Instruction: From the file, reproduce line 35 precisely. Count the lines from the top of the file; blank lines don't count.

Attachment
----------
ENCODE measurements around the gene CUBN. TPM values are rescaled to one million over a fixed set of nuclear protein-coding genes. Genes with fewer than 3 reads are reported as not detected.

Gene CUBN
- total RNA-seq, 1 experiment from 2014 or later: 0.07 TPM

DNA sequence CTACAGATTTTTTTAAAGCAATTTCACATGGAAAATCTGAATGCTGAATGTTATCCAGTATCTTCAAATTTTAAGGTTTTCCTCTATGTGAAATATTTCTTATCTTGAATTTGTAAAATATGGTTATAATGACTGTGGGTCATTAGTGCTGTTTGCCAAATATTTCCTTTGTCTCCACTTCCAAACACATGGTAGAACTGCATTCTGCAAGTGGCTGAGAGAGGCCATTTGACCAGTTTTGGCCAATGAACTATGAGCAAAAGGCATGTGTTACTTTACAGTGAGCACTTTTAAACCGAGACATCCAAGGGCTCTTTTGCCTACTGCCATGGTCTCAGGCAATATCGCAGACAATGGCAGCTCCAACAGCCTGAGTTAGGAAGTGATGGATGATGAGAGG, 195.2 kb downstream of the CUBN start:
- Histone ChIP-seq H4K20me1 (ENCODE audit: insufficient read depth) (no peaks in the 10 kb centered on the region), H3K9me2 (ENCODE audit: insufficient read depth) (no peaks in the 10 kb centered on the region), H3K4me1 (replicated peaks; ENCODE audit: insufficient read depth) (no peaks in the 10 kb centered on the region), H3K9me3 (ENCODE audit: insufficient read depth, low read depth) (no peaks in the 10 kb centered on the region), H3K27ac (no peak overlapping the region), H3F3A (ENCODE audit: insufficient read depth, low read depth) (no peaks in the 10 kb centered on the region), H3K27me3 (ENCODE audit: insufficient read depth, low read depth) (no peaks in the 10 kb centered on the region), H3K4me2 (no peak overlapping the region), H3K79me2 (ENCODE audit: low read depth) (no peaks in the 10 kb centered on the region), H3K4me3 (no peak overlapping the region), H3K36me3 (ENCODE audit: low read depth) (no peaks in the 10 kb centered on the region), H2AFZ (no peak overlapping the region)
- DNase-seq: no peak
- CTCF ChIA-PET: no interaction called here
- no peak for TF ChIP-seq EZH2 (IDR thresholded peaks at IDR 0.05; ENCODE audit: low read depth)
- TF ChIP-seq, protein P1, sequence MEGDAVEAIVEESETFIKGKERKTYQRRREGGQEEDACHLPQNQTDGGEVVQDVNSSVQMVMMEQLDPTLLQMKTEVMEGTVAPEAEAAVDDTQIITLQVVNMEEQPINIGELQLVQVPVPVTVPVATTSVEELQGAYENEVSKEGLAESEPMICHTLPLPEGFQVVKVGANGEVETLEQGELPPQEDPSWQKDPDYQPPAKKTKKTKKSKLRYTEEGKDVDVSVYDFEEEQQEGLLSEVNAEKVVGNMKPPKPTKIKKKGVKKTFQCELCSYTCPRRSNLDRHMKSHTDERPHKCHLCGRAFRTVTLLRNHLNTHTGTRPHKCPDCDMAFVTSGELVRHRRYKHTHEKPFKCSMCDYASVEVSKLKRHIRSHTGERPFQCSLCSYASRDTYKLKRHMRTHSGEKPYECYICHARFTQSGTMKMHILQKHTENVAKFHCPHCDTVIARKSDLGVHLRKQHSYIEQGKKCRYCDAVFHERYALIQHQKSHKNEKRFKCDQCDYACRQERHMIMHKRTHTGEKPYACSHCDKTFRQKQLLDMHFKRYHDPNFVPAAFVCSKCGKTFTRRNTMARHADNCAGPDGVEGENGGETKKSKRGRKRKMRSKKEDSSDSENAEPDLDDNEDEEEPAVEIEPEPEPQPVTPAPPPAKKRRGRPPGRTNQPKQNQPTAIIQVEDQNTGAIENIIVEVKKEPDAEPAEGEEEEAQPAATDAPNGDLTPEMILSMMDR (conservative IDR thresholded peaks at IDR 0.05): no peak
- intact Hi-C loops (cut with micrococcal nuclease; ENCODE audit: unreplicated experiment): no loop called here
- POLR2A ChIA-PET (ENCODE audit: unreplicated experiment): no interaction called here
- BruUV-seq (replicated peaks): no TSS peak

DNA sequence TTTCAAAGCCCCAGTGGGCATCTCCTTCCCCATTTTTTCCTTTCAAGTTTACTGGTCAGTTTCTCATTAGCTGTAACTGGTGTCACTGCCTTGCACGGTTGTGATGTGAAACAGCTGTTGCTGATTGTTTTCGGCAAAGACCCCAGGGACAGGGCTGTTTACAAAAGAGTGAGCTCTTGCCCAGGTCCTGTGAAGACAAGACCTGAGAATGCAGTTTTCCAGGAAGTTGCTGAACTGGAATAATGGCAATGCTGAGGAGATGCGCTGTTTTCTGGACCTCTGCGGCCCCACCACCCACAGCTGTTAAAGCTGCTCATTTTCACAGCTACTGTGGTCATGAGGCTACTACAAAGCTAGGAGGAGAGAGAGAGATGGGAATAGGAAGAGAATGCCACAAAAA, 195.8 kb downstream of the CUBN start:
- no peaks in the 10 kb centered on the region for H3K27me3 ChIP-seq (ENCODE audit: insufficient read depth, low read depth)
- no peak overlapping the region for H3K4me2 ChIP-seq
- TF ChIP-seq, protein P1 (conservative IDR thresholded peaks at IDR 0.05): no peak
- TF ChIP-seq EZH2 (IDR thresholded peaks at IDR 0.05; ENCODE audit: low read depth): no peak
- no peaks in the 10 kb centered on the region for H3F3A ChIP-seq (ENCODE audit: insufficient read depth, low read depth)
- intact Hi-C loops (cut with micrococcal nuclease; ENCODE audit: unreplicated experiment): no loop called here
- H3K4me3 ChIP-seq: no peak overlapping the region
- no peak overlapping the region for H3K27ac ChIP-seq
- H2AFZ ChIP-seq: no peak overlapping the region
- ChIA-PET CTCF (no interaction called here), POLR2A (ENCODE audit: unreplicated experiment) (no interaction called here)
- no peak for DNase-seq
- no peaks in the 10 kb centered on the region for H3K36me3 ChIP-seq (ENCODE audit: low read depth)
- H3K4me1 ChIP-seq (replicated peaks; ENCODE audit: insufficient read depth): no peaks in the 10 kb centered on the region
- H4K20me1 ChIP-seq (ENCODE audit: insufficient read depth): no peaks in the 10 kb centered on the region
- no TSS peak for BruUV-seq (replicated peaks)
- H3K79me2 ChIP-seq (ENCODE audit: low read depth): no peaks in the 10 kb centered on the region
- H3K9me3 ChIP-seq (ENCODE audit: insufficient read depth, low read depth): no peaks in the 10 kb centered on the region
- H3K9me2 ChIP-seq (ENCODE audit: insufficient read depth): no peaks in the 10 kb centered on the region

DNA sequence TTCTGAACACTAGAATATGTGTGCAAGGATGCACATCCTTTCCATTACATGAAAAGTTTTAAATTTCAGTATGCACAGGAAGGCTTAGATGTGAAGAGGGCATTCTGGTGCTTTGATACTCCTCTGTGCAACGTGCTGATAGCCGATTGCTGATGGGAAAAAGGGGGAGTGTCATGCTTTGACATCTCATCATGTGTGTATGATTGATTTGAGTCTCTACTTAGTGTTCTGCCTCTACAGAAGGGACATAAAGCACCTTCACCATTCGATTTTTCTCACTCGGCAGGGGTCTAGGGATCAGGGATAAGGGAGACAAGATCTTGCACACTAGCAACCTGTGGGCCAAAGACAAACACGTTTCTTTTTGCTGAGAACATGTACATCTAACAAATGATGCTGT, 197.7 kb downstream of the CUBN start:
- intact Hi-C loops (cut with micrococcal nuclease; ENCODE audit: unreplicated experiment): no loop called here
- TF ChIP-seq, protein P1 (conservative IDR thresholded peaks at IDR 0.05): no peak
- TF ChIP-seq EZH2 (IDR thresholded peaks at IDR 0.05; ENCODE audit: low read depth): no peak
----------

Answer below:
- TF ChIP-seq EZH2 (IDR thresholded peaks at IDR 0.05; ENCODE audit: low read depth): no peak